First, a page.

On Sat, Aug 27, 2011 at 8:31 PM, Tal Liron <tal.li...
> I can think of a few ways in which it would be possible to distribute a
> clojure.jar that supports JVM 7 features while still falling back to JVM 5
> compatibility. So, I don't think this was ever a barrier. But you obviously
> unconvinced by my report! Thank you for challenging me on this, As I said,
> I'm by no means 100% sure I exhausted the issue. I would encourage you to
> try out your ideas.
I agree. I wasn't saying that it was impossible to target both Java 5 and
take advantage of Java 7 features. I had mentioned that targeting Java 7
could be specified as an option when AOT compiling, or it could
automatically be detected when compiling at runtime. However, I think that
people (perhaps rightly so) make the argument that the amount of effort
weighed against compatibility concerns and resource allocation and the
percentage of Clojure code that would benefit, doesn't make it worth doing.
That's different than saying that there would be no benefit to Clojure.
*-- If you don't provide any type hints, then the constructor for
> InstanceMethodExpr sets method = null and warns you that you're doing
> You are right! This is perhaps the only place where invokedynamic can be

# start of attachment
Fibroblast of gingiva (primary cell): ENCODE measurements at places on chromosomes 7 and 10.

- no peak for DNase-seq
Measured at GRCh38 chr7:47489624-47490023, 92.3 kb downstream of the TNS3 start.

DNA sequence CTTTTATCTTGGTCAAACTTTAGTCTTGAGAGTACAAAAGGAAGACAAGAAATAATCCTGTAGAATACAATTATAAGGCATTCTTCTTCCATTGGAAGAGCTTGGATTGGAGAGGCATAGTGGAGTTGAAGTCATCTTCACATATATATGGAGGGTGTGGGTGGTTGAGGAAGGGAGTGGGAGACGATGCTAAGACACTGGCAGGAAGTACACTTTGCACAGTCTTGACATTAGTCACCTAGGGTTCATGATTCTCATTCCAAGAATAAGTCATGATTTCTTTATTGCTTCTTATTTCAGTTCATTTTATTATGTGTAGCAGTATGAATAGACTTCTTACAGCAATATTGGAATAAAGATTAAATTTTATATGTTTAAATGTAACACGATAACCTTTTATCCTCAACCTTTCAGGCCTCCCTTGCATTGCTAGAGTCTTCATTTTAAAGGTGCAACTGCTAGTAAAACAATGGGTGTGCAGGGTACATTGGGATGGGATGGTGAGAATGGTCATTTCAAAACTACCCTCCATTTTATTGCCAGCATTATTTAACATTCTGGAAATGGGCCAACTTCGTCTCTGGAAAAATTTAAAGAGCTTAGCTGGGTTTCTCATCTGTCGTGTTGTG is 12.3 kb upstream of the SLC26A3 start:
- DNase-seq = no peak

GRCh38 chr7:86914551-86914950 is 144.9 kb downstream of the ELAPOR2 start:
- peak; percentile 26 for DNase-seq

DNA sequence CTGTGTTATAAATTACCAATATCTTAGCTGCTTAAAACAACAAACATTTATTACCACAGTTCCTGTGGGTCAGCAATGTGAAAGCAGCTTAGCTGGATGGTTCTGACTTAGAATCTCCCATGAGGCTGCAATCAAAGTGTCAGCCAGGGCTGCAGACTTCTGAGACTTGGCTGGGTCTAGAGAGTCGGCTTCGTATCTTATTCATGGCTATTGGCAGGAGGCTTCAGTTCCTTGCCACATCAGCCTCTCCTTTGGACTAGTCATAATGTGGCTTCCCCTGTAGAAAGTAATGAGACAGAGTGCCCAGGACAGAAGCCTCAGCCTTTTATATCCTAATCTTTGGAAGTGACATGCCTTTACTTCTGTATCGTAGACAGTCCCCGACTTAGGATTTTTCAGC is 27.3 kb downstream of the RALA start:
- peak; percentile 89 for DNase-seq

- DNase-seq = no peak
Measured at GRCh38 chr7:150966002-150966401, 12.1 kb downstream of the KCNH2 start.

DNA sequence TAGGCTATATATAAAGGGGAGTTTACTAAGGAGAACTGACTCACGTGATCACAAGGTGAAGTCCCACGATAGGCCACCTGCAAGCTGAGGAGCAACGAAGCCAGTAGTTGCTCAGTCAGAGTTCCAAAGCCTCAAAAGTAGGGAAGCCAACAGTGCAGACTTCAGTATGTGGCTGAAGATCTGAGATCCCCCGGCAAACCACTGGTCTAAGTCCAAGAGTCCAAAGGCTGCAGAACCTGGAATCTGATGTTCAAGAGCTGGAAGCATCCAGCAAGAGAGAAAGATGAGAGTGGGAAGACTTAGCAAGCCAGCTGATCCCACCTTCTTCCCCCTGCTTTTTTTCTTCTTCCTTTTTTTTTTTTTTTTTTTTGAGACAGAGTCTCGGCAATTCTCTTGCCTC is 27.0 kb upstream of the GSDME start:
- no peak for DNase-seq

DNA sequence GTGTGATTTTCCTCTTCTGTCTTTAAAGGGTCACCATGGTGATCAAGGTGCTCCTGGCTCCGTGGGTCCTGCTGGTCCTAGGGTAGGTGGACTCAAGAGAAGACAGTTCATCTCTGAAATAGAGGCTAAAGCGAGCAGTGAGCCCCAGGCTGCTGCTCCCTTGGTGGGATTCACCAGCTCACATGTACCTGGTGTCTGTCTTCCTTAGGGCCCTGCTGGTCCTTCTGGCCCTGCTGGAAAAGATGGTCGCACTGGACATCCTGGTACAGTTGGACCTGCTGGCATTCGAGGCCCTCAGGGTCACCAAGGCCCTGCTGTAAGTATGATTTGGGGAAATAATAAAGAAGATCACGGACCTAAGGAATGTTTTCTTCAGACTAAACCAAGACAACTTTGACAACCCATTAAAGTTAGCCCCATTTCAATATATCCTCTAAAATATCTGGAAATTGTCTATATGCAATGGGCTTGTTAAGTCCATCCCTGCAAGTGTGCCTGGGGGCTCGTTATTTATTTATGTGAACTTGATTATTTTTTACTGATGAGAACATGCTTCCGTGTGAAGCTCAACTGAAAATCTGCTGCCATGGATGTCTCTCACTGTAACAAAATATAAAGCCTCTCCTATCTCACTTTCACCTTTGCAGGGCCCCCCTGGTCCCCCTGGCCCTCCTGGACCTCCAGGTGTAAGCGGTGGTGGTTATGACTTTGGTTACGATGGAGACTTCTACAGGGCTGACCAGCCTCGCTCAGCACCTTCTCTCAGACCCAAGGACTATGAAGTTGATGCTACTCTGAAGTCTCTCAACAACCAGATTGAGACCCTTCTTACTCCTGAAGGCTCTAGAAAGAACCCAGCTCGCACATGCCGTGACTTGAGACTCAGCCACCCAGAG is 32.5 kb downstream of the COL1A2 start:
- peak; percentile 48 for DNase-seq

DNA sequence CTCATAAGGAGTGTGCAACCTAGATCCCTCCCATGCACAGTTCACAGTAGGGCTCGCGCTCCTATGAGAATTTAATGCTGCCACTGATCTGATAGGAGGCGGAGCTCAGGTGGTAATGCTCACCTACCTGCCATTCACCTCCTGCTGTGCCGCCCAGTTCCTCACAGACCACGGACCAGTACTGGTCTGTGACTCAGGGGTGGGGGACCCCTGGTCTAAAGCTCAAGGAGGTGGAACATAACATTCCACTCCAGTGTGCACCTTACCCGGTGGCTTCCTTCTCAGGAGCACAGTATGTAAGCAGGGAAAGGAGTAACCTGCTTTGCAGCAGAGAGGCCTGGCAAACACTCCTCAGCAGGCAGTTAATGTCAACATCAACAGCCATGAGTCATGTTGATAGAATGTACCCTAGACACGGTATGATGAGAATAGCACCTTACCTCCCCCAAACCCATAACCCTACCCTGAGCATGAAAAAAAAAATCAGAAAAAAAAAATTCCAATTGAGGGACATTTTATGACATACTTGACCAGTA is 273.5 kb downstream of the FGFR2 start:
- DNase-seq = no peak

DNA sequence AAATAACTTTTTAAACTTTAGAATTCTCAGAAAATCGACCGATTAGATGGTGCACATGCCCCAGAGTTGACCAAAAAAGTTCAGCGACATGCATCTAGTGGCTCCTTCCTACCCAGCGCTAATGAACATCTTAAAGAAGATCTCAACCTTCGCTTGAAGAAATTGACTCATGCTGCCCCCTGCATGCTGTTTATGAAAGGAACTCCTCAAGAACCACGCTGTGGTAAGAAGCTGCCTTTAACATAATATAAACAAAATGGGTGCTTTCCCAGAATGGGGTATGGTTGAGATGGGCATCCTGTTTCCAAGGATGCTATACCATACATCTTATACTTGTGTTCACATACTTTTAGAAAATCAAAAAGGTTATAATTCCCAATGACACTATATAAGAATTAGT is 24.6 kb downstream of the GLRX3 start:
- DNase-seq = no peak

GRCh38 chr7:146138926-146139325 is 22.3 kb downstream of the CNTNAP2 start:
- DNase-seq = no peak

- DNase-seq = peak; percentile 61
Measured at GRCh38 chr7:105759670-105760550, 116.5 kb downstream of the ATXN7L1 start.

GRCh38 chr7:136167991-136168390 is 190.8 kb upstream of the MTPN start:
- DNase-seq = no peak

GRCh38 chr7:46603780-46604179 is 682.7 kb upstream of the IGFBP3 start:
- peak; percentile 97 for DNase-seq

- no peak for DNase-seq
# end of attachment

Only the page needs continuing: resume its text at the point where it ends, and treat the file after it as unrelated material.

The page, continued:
> useful for Clojure. *However*, to me this is not a big deal, because the
> workaround of allowing for type hinting solves the problem just as well, and
> perhaps even more efficiently from the compiler's point of view. All it does
> is require some extra annotations by the programmer. The fact that Clojure
> emits a warning seems good enough for me, personally.
This seems to be a standard response from people, and I don't really
understand it. You are comparing apples to oranges. Don't get me wrong. Type
hints are a critical tool for improving the performance of critical
sections, and would probably be necessary even if Clojure's dynamic dispatch
was faster than it is, but it seems like a win to just automatically make
dispatch faster without type hints, and I guess it boils down to mostly
non-technical factors (see above). Plus the biggest boost would be to code
that interoperates with Java, which is arguably rarer than pure Clojure code
(though I think that invokedynamic could even speed up Var dispatch,
protocol dispatch, and multimethod dispatch (see below)).
*-- I may be missing something, but I don't see how JRuby needs different
I'm still not seeing an problems that are different than Clojure. JRuby must
create a class for every method of every class in order to make the methods
hot-swappable at runtime. Clojure does the same thing for its IFns and for
the same reason. Both JRuby and Clojure would have to do this even if
invokedynamic didn't exist, because it is a problem more with classes and
class loading, than with invocation. I don't necessarily want to get
distracted by this...
*-- Clojure has similar needs. For instance, Clojure has protocol dispatch
> and multimethod dispatch as well as Var based dispatch. The multimethod